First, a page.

Positive thinking can feel like a job to do, while negative thinking seems to happen more automatically. In fact, this is true at a very fundamental level of the brain, studies show. It is called the negativity bias. Continue reading →
A large-scale study by Hudson and Fraley (2016), published in the journal Social Psychological and Personality Science, finds that almost all people between the ages of 18 to 70 want to change aspects of their personality. Continue reading →
The human brain is sophisticated. It separates us from all other animals. It allows us to have abstract ideas and to solve complex problems. We are rational social beings, or are we? Continue reading →
The fact that anger can have adverse effects on behavior is evident. When people get angry, they behave in ways that they normally would not do. So, anger seems to impair or even block rational thinking. Continue reading →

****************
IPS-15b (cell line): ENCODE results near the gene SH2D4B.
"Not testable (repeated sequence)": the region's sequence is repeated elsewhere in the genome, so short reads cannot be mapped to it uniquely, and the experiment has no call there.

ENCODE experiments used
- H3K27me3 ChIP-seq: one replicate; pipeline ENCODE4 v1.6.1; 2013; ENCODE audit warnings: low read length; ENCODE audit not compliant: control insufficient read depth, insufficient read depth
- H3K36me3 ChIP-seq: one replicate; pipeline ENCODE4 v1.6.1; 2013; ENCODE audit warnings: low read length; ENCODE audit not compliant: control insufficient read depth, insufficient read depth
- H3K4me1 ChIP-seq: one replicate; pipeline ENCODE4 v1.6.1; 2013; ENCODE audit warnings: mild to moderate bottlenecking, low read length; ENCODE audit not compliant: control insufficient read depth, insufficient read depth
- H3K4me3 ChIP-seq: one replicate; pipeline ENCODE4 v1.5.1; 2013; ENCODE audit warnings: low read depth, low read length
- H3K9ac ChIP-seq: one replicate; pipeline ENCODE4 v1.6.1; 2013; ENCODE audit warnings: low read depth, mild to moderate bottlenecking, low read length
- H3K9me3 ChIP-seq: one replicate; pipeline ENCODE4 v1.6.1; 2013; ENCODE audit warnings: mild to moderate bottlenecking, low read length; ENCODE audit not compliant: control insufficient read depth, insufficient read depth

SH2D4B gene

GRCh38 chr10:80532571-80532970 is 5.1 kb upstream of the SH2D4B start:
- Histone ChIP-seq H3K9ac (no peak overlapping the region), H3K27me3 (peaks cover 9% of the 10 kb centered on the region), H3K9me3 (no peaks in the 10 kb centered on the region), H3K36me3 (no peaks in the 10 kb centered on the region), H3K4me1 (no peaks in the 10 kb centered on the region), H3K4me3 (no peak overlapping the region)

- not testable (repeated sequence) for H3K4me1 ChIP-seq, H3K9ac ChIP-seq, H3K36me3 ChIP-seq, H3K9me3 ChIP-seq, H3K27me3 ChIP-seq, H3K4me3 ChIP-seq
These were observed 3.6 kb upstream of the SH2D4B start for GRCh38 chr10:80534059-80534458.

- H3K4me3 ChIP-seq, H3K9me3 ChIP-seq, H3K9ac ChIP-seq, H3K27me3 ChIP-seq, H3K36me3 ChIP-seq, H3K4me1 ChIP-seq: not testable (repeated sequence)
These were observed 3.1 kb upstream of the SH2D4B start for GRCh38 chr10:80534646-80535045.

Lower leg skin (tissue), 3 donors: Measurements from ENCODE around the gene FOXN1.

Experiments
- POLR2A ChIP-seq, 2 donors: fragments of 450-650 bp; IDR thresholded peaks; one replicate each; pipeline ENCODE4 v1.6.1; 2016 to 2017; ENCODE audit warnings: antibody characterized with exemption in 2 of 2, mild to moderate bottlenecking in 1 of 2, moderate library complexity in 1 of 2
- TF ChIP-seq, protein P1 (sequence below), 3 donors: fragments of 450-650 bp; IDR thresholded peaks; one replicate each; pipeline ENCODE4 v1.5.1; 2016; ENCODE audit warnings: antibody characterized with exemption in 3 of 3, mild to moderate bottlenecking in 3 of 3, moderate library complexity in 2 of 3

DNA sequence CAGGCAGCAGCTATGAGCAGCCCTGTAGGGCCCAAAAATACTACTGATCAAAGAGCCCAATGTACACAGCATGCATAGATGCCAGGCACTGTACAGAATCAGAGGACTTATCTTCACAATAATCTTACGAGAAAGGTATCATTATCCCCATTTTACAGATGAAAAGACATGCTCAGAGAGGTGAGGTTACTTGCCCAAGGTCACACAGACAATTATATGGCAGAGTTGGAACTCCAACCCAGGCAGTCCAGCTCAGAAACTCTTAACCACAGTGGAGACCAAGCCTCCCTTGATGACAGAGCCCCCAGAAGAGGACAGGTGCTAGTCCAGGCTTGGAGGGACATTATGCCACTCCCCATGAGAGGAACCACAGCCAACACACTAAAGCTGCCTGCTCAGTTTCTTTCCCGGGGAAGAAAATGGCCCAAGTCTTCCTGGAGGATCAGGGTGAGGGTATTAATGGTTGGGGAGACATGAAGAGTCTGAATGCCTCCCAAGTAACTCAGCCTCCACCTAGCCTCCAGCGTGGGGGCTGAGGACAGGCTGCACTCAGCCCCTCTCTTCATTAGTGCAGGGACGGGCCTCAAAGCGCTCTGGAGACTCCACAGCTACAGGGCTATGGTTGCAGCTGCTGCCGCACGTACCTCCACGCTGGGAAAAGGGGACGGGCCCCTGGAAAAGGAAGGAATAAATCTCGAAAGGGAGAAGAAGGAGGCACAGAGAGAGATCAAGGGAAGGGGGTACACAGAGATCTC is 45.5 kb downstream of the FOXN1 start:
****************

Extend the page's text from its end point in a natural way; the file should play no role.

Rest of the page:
Why would people maintain negative self-evaluations when they result in a great degree of distress? What purpose do negative self-evaluations have? Do they help us solve our problems, or do they help us in some other way? It seems not. Continue reading →
At some point in our lives, we all experience symptoms of anxiety. Public speaking or other unfamiliar situations can provoke natural feelings of anxiety. When these natural feelings turn into excessive anxiety and worry, they might be classified as an anxiety disorder.